Dental professionals are currently facing an unfathomable task of how to manage the large burden of consequences associated with caries progression across the world. Population health promotion and prevention strategies aimed at younger children can potentially improve oral health throughout adult life. ‘Smiles4Miles’ is a Dental Health Services Victoria (DHSV) initiative which began in 2004 and works in partnership with Community Dental Health Clinics to improve the oral health of pre-school aged children in Victoria. The key health promotion messages encouraged with the ‘Smiles4Miles’ program focussed on Eat Well, Drink Well, Clean Well, Play Well and Stay Well. Our goal was to build on the Smiles4Miles Oral Health Promotion model by including an early intervention, Minimal Intervention Dentistry (MID) outreach program.
Barwon Health and Colac Area Health provide oral health services to the Colac-Otway Shire (population 20,345: area 3,433 km2) and Greater Geelong (population 221,515: area 1,247 km2) in South-West Victoria, Australia (Figure 1). People living in the region may have to travel 100 km to attend a public or private dental clinic. The area includes regional towns, small townships, coastal resort towns, small acreage properties and larger farms.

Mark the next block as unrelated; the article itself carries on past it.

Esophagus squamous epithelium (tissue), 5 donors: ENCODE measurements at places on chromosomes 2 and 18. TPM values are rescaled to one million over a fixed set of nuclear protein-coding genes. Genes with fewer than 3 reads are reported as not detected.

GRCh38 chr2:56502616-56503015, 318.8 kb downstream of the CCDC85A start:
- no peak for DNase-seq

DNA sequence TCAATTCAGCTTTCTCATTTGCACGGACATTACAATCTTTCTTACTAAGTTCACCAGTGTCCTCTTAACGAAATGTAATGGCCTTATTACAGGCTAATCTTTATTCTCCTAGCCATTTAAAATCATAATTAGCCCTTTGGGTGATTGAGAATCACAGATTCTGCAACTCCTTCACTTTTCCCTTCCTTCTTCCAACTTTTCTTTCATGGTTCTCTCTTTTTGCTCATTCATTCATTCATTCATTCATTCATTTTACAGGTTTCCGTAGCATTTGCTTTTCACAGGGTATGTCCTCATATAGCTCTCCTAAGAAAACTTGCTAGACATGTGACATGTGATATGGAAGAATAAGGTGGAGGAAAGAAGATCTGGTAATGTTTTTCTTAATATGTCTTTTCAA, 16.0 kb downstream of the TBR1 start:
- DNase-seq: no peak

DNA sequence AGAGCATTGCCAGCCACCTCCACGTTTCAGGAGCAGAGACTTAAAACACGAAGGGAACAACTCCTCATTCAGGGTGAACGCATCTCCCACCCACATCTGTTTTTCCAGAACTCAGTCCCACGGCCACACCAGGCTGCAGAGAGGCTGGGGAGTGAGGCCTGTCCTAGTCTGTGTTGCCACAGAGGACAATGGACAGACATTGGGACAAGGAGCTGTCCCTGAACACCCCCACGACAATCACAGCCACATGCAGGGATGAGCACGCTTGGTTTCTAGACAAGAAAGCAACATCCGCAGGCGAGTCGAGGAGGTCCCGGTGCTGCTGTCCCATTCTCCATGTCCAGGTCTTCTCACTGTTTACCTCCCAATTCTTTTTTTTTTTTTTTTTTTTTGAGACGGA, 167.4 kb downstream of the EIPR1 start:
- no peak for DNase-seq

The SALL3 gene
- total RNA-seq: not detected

In 2013, initial contact in Geelong was made with early learning centres/Kindergartens (children aged 3-5 years), under the administration of the Geelong Kindergarten Association (GKA) and six independently run centres. These Kindergartens were involved in the Smiles4Miles program and had in place the framework and policies to support a health program. The new program introducing the MID approach to Kindergartens was titled Kinder Wide Smiles. Within the Colac-Otway region, all Kindergartens had been involved in the Smiles4Miles program as this region held fewer centres with no governing organisation.
Oral Health Therapists (OHTs) made contact with the Director of the Kindergarten and supplied an initial set-up pack to answer any questions. OHTs were present at drop-off and pick-up times for the children, so that parents could become familiar and aware of the new program. Parents filled out consent forms for their child to participate.
Over the course of the year, each Kindergarten was visited three times (Figure 2). A dental chart was created for individual patients that allowed all screening information to be recorded on the same sheet over the three visits annually. Patient information was entered into the Dental Health Services Victoria Titanium clinical record and a Barwon Health Access database for research purposes.